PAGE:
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Since writing The Non-Expert a few months ago, this idea has lodged itself firmly in my mind, becoming more useful than I was aware of at the time. It’s definitely been my most popular post by far, which is very possibly because, whilst only some of us have had the opportunity to watch babies explore the world over a long period of time, all of us have been a baby exploring the world at one point in our lives, and the perspective of the Non-Expert is valuable because it is so relatable. I knew that it needed testing and developing.

Recently, I was invited to take part in a research residency at Whitley Bay in the North East of England. I was one of six artists responding to the landscape around St Mary’s Lighthouse, which is sometimes on a little island and sometimes not, depending on the tide. This residency came about from a research group which began during lockdown, focusing on various rocky landscapes and different ways of learning more about them. It allowed us each to develop our thinking by gathering and responding to the same rocky landscape and culminated in a symposium held in the Lighthouse, perfectly titled “Rock Up!” at which all six artists presented their experiences and engaged in rocky conversations. It was supported and hosted by ArtHouses.

As a recent artist mother, the only way I could take part was with a baby in tow. Not only did she have to come with me, but the simplest way of navigating any childcare challenges would be to involve her in my work. Rather than a hindrance, this was an opportunity to bring the Non-Expert into the field. 

Though she’s explored a range of environments, she was still coming to the particular landscape of St. Mary’s Lighthouse with no prior knowledge, which was an ideal scenario to let her loose and observe how she interacted with the rocky, pebbly, sandy coastline. What I hoped was that this situation would act almost as a controlled experiment where I could follow her lead as she offered up a range of practical activities which could be replicated with other landscapes, materials and objects. As well as understanding the Non-expert on a conceptual level, capturing my baby’s interactions as she acquired her own knowledge of an unknown place through her sense of touch would allow me to develop a practical, transferable toolkit of actions which we could apply to almost anything.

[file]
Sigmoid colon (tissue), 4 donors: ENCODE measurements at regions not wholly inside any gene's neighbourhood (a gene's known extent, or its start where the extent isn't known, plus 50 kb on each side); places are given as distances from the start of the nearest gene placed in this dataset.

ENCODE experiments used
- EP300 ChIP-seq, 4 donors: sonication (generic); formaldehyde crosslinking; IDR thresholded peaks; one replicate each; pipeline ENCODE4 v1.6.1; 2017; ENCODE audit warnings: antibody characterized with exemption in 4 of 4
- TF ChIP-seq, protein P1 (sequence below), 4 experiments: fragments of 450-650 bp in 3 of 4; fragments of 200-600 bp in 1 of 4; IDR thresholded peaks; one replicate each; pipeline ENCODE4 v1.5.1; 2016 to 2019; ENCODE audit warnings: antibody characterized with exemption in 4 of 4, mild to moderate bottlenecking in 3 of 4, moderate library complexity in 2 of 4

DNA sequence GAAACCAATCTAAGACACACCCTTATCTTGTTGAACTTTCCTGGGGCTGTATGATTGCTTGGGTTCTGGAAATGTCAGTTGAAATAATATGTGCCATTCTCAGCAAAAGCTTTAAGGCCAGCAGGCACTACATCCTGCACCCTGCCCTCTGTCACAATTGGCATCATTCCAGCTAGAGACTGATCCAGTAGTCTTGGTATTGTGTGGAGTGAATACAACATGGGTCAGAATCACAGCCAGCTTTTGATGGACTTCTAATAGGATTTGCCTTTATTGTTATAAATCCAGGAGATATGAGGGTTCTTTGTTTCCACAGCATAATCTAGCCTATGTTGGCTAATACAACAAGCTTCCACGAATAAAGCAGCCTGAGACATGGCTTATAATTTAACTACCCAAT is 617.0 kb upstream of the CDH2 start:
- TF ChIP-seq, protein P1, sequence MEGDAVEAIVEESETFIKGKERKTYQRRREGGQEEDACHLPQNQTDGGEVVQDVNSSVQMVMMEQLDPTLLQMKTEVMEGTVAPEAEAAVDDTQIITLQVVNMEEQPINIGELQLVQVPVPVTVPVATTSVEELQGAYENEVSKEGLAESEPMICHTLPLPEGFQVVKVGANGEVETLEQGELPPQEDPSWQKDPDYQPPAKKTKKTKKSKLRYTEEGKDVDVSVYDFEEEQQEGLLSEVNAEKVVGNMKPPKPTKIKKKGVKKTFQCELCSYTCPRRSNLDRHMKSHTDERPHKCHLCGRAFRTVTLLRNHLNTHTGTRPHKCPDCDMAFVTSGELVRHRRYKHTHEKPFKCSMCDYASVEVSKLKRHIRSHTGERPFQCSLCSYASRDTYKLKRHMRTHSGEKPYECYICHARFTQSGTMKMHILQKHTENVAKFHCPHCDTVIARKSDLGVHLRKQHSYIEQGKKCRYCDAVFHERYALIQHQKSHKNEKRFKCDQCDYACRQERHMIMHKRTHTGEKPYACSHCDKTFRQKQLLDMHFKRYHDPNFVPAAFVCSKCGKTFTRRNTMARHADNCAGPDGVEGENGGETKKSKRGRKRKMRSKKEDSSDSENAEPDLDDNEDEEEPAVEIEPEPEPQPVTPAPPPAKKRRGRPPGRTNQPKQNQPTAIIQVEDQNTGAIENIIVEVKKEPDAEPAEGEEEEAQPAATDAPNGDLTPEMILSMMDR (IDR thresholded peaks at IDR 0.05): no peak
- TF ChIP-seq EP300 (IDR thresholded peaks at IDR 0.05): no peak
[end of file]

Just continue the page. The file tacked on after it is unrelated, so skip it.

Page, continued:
Here is what she did:

And here is a toolkit of actions we might apply as a Non-Expert, all demonstrated in the video:


Immediately, I’m reminded of Richard Serra’s Verb List. Though just a couple of pages of Serra’s sketchbook written in 1967, it might be considered one of the most important artworks of the twentieth century as it tracks the shift away from form (the way an object looks, or the shape it takes) as the dominant critical model by which we analyse an artwork, to also investigating process (the way it’s made).

One of the most important aspects of Verb List is that all of the actions are relatively simple and relatable, having more of a relationship with everyday tasks and everyday materials than with actions we might traditionally associate with art making. New investment in artwork being accessible and attainable is loud and clear. In fact, Serra’s list has many overlaps with my baby’s tactile exploration of her surroundings: drop, scatter and dig, for example. The Non-Expert is not necessarily a new perspective in art making, but remains undeniably relevant as we continue to build material into our critical thinking as well as form and process. 

In my work, I try to be consistent about applying research practically as well as developing ideas conceptually. This means linking them to lived experiences or identifying concrete strategies from my findings which can be used in turn to gain more understanding or raise more questions about materials. The idea of the Non-Expert is a useful one, but becomes even more so as a working methodology, facilitating us to discover more about our surroundings using our own bodies to flick, to squeeze, to scrape, to drop…


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